# Equivalent Definitions of the Markov Property

Assume we have a stochastic process $$\{X_n\}_\mathbb{N}$$ defined on some underlying probability space that takes values in another measurable space. One of the many definitions that I have seen of the Markov property is as follows:

The process has the Markov property iff for arbitrary $$n > s$$ and $$A$$ measurable set

$$\mathbb{P}(X_n \in A| \: \sigma(X_1,\dots,X_s)) = \mathbb{P}(X_n \in A| \: \sigma(X_s)) \tag{1}$$

Is it possible to define the Markov property as

$$\mathbb{P}(X_n \in A| \: \sigma(X_1,\dots,X_{n-1})) = \mathbb{P}(X_n \in A| \: \sigma(X_{n-1}))$$

and then deduce that $$(1)$$ holds?

Since $$\mathbb{P}(X_n \in A| \: \sigma(X_1,\dots,X_{n-1}))$$ = $$\mathbb{E}(\mathbb{1}_{X_n \in A}|\: \sigma(X_1,\dots,X_{n-1}))$$ I have been trying to use properties of conditional expectation but have not been successful.

Thanks!

Yes, they are equivalent. Let's assume that

$$\mathbb{P}(X_n \in A \mid \sigma(X_1,\ldots,X_{n-1}) = \mathbb{P}(X_n \in A \mid \sigma(X_{n-1})) \tag{1}$$

holds for all measurable sets $$A$$ and all $$n \in \mathbb{N}$$. By a standard approximation procedure, this implies $$\mathbb{E}(f(X_n) \mid \sigma(X_1,\ldots,X_{n-1}) ) = \mathbb{E}(f(X_n) \mid \sigma(X_{n-1})) \tag{1'}$$ for any bounded Borel-measurable function $$f$$.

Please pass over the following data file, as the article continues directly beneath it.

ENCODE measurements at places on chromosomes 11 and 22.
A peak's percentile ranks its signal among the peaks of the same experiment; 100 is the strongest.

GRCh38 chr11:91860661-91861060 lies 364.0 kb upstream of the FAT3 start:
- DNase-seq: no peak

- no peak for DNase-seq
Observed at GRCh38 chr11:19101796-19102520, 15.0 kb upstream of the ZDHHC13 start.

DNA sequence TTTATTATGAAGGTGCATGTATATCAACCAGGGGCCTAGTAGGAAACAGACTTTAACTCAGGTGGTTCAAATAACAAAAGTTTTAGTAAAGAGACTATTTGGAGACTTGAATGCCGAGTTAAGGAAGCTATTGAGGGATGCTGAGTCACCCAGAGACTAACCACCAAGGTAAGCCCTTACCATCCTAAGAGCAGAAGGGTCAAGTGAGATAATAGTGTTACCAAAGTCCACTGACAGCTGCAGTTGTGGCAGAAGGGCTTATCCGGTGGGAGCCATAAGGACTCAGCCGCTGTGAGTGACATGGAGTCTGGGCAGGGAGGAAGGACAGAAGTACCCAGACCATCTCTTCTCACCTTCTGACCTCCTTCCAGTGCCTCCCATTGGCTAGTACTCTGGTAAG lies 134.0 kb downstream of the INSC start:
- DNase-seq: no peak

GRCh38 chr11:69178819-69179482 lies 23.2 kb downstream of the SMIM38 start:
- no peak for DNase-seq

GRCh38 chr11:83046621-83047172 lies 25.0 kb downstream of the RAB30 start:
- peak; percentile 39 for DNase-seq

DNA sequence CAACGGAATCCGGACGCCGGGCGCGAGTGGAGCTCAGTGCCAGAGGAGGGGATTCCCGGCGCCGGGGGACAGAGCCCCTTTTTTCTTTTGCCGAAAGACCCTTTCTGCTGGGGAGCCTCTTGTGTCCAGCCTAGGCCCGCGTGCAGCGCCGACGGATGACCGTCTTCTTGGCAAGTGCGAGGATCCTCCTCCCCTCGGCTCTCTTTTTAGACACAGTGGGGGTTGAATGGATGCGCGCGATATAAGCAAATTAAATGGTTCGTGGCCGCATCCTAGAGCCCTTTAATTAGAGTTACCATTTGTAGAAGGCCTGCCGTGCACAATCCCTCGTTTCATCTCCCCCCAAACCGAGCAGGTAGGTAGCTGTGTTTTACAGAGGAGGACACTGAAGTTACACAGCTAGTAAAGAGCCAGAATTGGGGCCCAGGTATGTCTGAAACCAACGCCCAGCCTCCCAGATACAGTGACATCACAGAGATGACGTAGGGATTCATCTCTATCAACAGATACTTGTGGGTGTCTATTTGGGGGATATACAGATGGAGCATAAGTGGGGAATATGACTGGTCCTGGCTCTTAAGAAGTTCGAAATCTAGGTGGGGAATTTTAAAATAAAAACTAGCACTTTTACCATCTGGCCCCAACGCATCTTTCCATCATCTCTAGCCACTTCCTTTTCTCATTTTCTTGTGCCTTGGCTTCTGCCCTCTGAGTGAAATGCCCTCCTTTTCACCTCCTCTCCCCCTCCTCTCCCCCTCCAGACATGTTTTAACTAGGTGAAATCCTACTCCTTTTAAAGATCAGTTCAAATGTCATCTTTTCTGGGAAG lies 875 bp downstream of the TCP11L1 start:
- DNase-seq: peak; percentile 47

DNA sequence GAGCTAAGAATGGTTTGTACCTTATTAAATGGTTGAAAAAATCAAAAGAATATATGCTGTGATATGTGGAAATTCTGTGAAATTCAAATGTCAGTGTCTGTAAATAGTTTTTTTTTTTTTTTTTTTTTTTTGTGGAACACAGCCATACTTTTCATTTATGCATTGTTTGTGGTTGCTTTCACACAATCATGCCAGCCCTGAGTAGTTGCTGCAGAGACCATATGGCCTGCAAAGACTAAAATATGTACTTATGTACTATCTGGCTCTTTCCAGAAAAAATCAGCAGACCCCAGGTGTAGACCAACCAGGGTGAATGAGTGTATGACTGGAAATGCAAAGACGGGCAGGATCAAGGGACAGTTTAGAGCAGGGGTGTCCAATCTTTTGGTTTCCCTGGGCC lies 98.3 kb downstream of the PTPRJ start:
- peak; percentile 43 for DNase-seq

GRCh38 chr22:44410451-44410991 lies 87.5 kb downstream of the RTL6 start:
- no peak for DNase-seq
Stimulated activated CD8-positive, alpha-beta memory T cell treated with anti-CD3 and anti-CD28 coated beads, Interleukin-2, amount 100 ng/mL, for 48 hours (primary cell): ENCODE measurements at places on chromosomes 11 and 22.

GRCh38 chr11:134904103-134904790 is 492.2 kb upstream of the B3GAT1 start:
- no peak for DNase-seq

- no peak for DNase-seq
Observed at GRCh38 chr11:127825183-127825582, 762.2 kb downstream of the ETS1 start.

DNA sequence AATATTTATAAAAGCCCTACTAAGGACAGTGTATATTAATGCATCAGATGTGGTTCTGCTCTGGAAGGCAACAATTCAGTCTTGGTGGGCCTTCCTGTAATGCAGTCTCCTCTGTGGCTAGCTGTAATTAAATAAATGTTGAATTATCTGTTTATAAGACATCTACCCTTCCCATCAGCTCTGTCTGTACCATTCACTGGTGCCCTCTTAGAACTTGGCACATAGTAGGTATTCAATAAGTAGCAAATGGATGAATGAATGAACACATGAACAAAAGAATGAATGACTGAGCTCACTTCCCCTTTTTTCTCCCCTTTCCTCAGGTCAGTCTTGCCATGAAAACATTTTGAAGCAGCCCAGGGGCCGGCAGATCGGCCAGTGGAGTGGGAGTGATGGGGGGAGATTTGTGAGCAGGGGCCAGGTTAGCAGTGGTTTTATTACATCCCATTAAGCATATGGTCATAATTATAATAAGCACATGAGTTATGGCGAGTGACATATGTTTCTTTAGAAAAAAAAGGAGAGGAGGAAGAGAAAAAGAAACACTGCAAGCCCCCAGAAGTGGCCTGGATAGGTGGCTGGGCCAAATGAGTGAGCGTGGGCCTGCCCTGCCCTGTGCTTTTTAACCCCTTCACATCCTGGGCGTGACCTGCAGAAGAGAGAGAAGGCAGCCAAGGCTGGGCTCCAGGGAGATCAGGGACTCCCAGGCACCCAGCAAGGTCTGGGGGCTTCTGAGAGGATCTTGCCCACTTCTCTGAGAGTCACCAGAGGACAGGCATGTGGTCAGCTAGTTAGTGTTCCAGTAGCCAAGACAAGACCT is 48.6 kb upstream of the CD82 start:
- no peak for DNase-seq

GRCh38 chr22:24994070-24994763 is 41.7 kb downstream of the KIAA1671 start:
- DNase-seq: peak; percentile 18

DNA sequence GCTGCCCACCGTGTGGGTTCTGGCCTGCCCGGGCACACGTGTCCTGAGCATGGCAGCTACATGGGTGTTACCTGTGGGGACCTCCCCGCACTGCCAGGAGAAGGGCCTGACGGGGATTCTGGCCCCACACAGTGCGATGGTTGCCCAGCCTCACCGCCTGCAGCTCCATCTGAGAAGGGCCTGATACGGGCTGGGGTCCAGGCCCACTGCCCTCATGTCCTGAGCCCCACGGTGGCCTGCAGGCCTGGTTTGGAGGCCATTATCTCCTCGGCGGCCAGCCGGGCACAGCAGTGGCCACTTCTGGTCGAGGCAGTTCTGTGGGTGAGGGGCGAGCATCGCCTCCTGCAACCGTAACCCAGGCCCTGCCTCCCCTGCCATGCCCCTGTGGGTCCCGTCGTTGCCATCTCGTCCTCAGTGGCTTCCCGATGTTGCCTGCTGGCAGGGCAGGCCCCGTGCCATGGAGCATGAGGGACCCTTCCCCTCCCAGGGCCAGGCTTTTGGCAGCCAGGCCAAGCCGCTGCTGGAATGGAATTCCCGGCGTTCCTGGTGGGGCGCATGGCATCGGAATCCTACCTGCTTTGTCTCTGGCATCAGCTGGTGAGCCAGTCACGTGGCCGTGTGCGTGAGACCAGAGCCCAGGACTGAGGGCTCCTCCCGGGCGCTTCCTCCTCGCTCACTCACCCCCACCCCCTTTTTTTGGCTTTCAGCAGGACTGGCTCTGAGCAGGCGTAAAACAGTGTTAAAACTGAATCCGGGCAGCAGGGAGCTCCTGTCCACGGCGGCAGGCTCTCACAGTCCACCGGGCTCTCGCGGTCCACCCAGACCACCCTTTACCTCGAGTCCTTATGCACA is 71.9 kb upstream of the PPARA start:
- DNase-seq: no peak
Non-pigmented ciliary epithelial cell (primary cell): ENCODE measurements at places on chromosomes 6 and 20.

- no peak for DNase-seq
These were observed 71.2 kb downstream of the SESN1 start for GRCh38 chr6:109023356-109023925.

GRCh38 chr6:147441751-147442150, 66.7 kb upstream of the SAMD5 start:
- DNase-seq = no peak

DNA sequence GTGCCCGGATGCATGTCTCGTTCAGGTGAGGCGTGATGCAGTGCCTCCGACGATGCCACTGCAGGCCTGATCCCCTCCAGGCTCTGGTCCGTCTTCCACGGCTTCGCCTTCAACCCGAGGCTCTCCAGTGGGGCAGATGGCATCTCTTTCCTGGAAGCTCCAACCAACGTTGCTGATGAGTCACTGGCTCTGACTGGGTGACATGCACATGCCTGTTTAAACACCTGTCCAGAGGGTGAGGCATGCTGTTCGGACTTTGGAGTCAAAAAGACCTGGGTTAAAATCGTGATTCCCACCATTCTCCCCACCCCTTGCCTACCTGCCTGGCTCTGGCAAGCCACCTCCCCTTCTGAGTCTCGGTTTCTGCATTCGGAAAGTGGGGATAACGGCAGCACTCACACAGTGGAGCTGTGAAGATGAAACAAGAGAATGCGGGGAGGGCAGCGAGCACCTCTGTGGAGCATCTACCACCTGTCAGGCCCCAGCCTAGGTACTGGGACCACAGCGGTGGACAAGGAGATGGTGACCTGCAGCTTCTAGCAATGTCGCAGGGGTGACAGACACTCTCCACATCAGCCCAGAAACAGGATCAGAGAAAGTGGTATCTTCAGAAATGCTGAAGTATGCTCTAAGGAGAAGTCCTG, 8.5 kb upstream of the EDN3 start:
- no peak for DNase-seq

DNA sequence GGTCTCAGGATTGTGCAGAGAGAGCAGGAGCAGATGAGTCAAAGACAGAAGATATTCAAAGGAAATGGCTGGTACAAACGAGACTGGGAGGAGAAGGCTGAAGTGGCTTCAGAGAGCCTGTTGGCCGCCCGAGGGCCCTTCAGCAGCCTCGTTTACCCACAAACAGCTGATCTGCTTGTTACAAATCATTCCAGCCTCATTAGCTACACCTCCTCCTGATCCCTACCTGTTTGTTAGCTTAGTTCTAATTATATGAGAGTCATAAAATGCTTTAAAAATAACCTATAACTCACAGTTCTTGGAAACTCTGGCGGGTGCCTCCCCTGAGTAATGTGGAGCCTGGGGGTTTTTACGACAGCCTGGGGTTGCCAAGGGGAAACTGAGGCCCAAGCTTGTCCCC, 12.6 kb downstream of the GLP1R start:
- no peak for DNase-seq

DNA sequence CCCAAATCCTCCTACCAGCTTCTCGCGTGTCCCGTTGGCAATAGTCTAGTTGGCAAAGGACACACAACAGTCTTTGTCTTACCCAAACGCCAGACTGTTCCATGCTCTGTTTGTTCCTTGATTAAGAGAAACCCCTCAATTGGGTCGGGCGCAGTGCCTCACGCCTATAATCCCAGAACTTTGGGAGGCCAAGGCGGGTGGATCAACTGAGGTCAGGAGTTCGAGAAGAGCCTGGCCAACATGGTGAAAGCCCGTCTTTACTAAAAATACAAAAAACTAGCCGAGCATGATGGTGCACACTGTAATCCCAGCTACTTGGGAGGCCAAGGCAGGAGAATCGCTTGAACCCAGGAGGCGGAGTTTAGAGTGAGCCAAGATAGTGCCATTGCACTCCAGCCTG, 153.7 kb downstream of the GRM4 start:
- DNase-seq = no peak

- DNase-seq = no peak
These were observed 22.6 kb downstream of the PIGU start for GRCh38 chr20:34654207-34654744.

For fixed $$n \in \mathbb{N}$$ we prove $$\mathbb{P}(X_n \in A \mid \sigma(X_1,\ldots,X_{n-k})) = \mathbb{P}(X_n \in A \mid \sigma(X_{n-k})), \qquad A \in \mathcal{A}, \tag{2}$$ by induction over $$k=1,\ldots,n$$.

Base: For $$k=1$$ this is nothing but $$(1)$$.

Inductive step: Assume that $$(2)$$ holds for some $$k=1,\ldots,j$$; we have to show that $$(2)$$ holds for $$k=j+1$$. By the tower property of conditional expectation, we have

$$\mathbb{P}(X_{n} \in A \mid \sigma(X_1,\ldots,X_{n-j-1})) = \mathbb{E} \bigg[ \mathbb{P}(X_k \in A \mid \sigma(X_1,\ldots,X_{n-j})) \mid \sigma(X_1,\ldots,X_{n-j-1}) \bigg].$$

Using our induction hypothesis, we find

$$\mathbb{P}(X_{n} \in A \mid \sigma(X_1,\ldots,X_{n-j-1})) = \mathbb{E} \bigg[ \mathbb{P}(X_n \in A \mid \sigma(X_{n-j})) \mid \sigma(X_1,\ldots,X_{n-j-1}) \bigg].$$

By the factorization lemma, there exists a measurable function $$f$$ such that

$$\mathbb{P}(X_n \in A \mid \sigma(X_{n-j})) = f(X_{n-j}),$$

and so

$$\mathbb{P}(X_{n} \in A \mid \sigma(X_1,\ldots,X_{n-j-1})) = \mathbb{E}(f(X_{n-j}) \mid \sigma(X_1,\ldots,X_{n-j-1})).$$

It follows from $$(1')$$ that

$$\mathbb{P}(X_{n} \in A \mid \sigma(X_1,\ldots,X_{n-j-1})) = \mathbb{E}(f(X_{n-j}) \mid \sigma(X_{n-j-1})). \tag{3}$$

If we take on both sides the conditional expectation with respect to $$\sigma(X_{n-j-1})$$, then we find that

$$\mathbb{P}(X_n \in A \mid \sigma(X_{n-j-1})) = \mathbb{E}(f(X_{n-j}) \mid \sigma(X_{n-j-1})). \tag{4}$$

Combining $$(3)$$ and $$(4)$$ we get

\begin{align*} \mathbb{P}(X_{n} \in A \mid \sigma(X_1,\ldots,X_{n-j-1})) &\stackrel{(3)}{=} \mathbb{E}(f(X_{n-j}) \mid \sigma(X_{n-j-1})) \\ &\stackrel{(4)}{=} \mathbb{P}(X_n \in A \mid \sigma(X_{n-j-1})), \end{align*}

i.e. $$(2)$$ holds for $$k=j+1$$.